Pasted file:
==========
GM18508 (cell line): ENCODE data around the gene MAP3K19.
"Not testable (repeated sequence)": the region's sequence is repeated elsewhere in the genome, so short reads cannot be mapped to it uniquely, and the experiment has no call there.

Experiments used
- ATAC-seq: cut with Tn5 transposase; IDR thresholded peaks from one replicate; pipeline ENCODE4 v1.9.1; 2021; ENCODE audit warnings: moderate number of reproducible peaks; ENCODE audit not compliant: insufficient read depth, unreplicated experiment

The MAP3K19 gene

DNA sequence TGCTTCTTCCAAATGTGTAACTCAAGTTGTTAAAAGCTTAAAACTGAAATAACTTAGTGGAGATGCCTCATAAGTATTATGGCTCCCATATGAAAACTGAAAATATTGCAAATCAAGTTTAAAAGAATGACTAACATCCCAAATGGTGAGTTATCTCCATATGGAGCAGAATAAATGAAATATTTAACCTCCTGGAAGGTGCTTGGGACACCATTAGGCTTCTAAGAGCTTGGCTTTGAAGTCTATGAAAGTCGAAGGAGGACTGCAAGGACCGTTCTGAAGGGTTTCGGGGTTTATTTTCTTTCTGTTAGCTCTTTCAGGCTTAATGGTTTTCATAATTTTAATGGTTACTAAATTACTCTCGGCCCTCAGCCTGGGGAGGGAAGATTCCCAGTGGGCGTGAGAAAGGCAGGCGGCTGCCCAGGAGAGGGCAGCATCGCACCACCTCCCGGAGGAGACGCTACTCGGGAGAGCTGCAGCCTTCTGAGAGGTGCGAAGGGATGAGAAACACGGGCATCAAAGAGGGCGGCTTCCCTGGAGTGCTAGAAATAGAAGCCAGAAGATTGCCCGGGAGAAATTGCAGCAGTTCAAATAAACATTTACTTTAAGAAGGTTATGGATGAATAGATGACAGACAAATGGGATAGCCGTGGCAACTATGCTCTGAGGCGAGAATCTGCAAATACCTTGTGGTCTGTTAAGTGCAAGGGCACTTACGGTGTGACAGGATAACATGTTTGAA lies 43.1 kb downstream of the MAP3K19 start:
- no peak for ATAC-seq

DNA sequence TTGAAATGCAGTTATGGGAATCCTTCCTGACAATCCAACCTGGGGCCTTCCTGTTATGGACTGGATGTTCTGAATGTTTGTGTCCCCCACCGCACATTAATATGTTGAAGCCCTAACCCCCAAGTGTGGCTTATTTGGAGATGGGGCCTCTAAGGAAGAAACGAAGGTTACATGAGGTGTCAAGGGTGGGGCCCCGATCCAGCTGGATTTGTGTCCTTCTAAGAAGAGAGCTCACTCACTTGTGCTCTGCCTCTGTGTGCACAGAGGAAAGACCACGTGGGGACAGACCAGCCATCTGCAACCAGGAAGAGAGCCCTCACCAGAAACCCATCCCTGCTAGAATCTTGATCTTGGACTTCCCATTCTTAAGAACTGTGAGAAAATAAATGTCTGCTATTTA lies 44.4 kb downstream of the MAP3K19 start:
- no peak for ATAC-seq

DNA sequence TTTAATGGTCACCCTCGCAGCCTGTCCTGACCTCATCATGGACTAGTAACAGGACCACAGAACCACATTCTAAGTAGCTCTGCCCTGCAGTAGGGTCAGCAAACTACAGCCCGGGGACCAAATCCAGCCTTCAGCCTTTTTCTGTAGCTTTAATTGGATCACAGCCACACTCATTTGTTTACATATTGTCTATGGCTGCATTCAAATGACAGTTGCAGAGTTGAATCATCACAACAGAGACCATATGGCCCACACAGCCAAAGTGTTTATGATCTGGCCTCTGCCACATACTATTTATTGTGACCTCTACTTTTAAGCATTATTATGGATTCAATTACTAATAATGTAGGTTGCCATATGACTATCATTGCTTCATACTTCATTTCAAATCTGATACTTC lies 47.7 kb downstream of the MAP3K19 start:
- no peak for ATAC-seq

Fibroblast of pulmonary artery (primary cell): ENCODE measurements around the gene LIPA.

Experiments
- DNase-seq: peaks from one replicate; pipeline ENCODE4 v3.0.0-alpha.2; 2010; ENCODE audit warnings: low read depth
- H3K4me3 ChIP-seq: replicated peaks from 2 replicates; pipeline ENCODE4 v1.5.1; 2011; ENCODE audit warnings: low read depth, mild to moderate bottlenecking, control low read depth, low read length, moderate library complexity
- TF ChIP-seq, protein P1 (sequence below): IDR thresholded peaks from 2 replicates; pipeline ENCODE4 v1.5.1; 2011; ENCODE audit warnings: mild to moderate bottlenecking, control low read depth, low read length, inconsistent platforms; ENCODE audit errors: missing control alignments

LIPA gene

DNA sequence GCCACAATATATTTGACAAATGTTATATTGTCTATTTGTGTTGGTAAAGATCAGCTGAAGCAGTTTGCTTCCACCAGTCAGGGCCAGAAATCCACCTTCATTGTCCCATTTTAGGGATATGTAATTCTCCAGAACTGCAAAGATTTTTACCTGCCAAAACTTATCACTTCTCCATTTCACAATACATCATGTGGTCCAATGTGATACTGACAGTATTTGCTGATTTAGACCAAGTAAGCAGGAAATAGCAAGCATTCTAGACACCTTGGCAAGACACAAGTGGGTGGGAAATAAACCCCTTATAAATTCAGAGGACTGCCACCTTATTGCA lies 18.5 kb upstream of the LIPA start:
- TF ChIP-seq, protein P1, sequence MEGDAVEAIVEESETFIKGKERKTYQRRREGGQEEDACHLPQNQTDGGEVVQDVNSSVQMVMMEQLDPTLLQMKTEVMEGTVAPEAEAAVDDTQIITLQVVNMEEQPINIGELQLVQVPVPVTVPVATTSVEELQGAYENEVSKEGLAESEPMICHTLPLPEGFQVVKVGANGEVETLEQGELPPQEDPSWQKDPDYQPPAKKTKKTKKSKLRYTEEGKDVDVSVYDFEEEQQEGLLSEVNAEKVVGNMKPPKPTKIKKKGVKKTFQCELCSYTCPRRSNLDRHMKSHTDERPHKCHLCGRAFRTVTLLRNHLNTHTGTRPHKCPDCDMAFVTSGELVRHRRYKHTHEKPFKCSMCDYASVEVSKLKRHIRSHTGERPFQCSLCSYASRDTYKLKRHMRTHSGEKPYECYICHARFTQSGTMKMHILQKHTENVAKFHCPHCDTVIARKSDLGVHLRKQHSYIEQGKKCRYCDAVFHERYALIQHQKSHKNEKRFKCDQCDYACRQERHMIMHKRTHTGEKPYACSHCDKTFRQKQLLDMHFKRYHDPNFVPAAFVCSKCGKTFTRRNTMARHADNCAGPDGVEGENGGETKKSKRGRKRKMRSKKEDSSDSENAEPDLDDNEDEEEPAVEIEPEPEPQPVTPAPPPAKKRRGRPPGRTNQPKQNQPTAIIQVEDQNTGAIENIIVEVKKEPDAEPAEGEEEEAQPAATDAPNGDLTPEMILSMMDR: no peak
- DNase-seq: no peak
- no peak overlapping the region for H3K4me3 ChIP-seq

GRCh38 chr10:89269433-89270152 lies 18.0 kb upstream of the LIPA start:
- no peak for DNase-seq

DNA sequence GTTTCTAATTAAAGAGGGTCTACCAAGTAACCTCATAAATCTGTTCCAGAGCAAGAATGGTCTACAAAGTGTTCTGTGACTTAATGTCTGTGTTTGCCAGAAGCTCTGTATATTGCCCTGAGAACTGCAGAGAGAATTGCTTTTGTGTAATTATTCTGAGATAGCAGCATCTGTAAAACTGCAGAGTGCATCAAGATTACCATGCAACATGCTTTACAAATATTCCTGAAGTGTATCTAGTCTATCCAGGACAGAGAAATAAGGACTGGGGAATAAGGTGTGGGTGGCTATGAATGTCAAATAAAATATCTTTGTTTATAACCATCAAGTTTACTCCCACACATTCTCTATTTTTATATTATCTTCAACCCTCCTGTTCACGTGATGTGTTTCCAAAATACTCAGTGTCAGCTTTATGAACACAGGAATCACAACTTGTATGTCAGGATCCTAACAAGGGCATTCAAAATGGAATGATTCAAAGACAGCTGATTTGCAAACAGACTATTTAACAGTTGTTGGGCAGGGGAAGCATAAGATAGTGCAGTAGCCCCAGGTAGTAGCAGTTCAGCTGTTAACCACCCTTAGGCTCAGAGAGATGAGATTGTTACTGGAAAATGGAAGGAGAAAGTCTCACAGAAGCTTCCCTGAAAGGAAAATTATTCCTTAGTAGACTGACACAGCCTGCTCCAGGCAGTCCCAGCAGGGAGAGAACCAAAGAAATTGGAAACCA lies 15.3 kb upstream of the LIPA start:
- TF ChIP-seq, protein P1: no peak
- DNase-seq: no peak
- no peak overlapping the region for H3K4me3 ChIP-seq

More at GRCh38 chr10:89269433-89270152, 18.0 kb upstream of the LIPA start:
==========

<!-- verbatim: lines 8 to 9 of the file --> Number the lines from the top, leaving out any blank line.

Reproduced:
DNA sequence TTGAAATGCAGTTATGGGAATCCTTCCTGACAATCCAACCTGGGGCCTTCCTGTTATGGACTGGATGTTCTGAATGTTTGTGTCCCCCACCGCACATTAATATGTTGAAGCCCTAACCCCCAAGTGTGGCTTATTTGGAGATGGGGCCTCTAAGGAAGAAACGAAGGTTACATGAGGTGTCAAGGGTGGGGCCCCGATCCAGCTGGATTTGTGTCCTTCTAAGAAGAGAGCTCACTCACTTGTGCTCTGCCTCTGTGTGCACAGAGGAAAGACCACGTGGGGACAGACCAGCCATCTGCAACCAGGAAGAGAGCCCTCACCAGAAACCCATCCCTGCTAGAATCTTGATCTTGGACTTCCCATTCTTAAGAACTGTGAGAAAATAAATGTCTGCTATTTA lies 44.4 kb downstream of the MAP3K19 start:
- no peak for ATAC-seq